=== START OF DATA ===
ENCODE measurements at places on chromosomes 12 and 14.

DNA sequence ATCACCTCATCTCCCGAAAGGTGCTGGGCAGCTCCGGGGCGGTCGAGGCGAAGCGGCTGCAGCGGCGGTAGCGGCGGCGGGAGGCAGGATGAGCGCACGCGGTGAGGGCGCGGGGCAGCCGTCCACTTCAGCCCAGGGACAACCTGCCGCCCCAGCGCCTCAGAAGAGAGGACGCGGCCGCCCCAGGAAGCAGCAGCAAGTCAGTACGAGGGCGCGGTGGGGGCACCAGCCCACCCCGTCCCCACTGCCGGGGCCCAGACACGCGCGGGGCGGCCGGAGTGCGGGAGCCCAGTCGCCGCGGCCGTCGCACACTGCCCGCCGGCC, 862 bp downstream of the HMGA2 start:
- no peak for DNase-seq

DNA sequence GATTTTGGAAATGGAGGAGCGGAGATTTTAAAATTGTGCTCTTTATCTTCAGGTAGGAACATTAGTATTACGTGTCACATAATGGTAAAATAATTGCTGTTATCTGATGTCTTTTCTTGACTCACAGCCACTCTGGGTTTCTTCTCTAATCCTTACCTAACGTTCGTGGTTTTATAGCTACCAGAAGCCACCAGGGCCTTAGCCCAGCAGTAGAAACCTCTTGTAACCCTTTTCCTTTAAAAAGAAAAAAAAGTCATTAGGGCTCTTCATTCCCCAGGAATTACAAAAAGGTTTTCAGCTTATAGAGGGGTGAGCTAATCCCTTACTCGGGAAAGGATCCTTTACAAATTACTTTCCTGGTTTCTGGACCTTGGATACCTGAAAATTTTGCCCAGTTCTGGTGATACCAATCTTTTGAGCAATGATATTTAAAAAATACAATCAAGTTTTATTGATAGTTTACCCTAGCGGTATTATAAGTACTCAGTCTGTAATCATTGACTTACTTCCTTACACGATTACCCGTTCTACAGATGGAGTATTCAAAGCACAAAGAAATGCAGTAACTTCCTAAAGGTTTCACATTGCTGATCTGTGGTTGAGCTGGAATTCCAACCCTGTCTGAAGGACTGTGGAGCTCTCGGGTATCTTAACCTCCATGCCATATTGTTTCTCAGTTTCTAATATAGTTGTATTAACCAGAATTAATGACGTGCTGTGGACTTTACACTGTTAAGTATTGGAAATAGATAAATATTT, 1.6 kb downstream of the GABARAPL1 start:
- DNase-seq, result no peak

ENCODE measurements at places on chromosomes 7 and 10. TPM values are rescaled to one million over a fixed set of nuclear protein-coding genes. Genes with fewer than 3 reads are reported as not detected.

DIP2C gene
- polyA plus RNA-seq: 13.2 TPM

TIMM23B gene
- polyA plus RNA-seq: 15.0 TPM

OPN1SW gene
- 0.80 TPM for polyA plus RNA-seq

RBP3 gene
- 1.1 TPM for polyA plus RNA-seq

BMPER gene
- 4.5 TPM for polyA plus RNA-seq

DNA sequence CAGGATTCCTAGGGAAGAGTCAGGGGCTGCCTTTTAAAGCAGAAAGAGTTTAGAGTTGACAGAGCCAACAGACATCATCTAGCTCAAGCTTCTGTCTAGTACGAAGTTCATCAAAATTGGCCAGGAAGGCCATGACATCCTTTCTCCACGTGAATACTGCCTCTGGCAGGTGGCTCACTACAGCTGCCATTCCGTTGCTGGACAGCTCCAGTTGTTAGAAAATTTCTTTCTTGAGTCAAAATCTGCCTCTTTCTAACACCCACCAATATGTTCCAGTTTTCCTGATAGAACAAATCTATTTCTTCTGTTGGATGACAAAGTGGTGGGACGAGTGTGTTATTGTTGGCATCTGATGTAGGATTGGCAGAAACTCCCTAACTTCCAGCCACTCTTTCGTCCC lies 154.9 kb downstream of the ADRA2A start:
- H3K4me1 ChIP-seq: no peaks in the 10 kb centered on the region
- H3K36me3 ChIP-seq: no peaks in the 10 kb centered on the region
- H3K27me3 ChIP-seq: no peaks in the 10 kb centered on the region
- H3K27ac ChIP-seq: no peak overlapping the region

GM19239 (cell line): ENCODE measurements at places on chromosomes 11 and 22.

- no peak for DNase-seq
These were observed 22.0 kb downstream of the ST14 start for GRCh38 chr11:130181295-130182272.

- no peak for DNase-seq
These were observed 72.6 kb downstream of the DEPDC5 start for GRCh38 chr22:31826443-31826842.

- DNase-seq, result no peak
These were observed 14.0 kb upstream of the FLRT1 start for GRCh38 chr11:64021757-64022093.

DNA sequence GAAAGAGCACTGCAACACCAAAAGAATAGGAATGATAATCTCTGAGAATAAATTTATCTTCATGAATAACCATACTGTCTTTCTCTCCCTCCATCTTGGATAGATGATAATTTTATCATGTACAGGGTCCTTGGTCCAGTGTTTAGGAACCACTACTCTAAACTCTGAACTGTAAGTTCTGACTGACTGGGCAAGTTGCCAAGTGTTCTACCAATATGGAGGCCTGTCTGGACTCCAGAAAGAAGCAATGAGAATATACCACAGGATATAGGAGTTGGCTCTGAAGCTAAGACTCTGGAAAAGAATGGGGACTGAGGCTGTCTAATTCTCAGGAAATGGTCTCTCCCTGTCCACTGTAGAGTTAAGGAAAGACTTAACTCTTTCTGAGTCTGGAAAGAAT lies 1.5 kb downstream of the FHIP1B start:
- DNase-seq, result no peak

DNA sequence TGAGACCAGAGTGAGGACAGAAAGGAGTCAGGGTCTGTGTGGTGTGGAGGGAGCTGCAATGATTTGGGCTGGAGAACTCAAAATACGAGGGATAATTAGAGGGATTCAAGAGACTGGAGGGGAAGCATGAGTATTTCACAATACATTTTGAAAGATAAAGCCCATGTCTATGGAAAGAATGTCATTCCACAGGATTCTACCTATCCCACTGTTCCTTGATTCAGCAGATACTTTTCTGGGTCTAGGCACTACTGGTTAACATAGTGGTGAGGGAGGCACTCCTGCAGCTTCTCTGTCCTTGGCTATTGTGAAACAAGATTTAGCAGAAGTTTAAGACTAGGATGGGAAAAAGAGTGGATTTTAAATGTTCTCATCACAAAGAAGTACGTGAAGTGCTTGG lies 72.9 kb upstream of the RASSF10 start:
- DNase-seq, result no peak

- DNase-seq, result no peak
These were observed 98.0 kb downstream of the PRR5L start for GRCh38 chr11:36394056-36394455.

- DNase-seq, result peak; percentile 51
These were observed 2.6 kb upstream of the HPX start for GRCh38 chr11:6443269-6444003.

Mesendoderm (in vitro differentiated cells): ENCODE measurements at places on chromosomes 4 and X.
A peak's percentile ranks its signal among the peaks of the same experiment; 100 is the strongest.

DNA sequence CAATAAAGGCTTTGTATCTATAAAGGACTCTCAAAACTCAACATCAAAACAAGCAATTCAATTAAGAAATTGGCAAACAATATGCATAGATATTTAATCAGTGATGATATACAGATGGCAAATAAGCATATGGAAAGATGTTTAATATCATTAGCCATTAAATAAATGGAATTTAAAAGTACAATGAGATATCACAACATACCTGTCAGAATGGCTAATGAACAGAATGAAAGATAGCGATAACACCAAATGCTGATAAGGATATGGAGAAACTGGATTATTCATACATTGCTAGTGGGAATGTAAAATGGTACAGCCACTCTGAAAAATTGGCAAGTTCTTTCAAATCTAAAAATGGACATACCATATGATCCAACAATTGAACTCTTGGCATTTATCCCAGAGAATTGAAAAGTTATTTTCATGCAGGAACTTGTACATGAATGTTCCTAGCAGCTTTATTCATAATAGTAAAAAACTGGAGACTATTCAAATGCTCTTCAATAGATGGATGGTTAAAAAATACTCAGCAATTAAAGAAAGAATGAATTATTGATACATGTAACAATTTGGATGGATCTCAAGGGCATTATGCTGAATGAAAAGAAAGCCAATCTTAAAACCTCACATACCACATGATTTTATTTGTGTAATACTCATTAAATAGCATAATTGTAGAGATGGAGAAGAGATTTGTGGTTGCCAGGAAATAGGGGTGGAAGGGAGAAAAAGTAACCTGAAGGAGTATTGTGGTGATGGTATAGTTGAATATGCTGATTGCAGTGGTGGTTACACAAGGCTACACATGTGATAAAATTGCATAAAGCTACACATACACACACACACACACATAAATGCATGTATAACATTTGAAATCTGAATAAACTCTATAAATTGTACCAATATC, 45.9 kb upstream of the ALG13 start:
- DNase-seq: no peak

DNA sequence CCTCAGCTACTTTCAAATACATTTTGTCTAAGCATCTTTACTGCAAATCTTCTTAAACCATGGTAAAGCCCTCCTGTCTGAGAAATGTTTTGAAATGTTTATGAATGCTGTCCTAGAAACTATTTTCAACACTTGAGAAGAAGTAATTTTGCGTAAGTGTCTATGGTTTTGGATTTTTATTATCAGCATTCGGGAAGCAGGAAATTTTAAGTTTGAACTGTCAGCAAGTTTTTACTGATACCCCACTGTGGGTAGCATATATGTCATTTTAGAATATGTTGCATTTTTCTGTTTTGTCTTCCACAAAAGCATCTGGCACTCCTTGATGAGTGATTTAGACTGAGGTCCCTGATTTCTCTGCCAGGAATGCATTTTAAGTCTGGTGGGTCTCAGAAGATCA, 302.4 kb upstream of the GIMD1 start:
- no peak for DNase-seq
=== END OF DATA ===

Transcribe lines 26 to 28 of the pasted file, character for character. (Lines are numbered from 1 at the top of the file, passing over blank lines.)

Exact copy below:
These were observed 72.6 kb downstream of the DEPDC5 start for GRCh38 chr22:31826443-31826842.

- DNase-seq, result no peak
These were observed 14.0 kb upstream of the FLRT1 start for GRCh38 chr11:64021757-64022093.